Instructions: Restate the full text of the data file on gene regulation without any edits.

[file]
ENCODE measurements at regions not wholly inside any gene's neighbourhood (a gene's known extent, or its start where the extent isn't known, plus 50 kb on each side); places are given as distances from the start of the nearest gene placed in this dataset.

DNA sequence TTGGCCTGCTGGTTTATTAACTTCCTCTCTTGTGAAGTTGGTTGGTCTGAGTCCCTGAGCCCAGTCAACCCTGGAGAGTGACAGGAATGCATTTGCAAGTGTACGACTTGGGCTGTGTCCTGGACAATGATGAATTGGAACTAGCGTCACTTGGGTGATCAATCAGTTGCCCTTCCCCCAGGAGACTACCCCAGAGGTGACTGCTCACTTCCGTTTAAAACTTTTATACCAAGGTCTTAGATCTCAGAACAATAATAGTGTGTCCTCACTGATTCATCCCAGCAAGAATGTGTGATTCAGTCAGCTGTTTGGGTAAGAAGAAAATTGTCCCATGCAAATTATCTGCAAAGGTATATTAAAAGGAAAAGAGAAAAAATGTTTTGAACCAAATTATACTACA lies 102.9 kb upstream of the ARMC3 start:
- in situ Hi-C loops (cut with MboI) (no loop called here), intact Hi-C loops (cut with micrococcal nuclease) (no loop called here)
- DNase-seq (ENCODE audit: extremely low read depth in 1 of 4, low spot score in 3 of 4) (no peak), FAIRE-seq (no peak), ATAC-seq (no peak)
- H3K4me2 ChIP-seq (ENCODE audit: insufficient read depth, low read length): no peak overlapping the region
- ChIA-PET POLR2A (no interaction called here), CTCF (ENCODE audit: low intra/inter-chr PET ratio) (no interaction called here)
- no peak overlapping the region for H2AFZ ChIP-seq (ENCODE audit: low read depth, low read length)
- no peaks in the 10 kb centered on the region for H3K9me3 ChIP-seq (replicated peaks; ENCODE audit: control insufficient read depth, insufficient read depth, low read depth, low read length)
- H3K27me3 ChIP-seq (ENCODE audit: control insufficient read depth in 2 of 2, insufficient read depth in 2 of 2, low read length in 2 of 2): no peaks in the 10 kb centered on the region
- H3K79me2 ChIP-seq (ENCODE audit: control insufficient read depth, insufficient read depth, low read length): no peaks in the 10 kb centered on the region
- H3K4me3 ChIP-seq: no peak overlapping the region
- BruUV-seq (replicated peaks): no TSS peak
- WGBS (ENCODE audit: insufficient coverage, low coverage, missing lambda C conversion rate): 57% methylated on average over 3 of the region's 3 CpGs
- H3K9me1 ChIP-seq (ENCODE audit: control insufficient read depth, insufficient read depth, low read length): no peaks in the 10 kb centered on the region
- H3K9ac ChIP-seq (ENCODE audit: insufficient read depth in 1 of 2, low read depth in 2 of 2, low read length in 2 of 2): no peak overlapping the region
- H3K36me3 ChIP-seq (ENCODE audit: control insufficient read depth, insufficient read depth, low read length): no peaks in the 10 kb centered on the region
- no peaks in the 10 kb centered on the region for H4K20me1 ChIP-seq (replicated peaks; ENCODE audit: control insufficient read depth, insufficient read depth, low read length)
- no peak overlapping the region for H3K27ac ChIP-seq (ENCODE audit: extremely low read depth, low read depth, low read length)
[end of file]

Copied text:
ENCODE measurements at regions not wholly inside any gene's neighbourhood (a gene's known extent, or its start where the extent isn't known, plus 50 kb on each side); places are given as distances from the start of the nearest gene placed in this dataset.

DNA sequence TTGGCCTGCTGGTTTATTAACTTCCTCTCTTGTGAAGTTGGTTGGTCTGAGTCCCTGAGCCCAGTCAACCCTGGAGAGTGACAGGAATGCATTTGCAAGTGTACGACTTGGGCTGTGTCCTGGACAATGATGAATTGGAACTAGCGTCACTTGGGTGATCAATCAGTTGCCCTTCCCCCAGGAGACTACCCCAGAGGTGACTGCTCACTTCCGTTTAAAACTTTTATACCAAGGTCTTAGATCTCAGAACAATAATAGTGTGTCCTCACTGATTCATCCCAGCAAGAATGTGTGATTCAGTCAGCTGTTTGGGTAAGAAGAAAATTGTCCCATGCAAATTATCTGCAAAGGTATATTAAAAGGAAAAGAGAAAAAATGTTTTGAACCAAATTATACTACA lies 102.9 kb upstream of the ARMC3 start:
- in situ Hi-C loops (cut with MboI) (no loop called here), intact Hi-C loops (cut with micrococcal nuclease) (no loop called here)
- DNase-seq (ENCODE audit: extremely low read depth in 1 of 4, low spot score in 3 of 4) (no peak), FAIRE-seq (no peak), ATAC-seq (no peak)
- H3K4me2 ChIP-seq (ENCODE audit: insufficient read depth, low read length): no peak overlapping the region
- ChIA-PET POLR2A (no interaction called here), CTCF (ENCODE audit: low intra/inter-chr PET ratio) (no interaction called here)
- no peak overlapping the region for H2AFZ ChIP-seq (ENCODE audit: low read depth, low read length)
- no peaks in the 10 kb centered on the region for H3K9me3 ChIP-seq (replicated peaks; ENCODE audit: control insufficient read depth, insufficient read depth, low read depth, low read length)
- H3K27me3 ChIP-seq (ENCODE audit: control insufficient read depth in 2 of 2, insufficient read depth in 2 of 2, low read length in 2 of 2): no peaks in the 10 kb centered on the region
- H3K79me2 ChIP-seq (ENCODE audit: control insufficient read depth, insufficient read depth, low read length): no peaks in the 10 kb centered on the region
- H3K4me3 ChIP-seq: no peak overlapping the region
- BruUV-seq (replicated peaks): no TSS peak
- WGBS (ENCODE audit: insufficient coverage, low coverage, missing lambda C conversion rate): 57% methylated on average over 3 of the region's 3 CpGs
- H3K9me1 ChIP-seq (ENCODE audit: control insufficient read depth, insufficient read depth, low read length): no peaks in the 10 kb centered on the region
- H3K9ac ChIP-seq (ENCODE audit: insufficient read depth in 1 of 2, low read depth in 2 of 2, low read length in 2 of 2): no peak overlapping the region
- H3K36me3 ChIP-seq (ENCODE audit: control insufficient read depth, insufficient read depth, low read length): no peaks in the 10 kb centered on the region
- no peaks in the 10 kb centered on the region for H4K20me1 ChIP-seq (replicated peaks; ENCODE audit: control insufficient read depth, insufficient read depth, low read length)
- no peak overlapping the region for H3K27ac ChIP-seq (ENCODE audit: extremely low read depth, low read depth, low read length)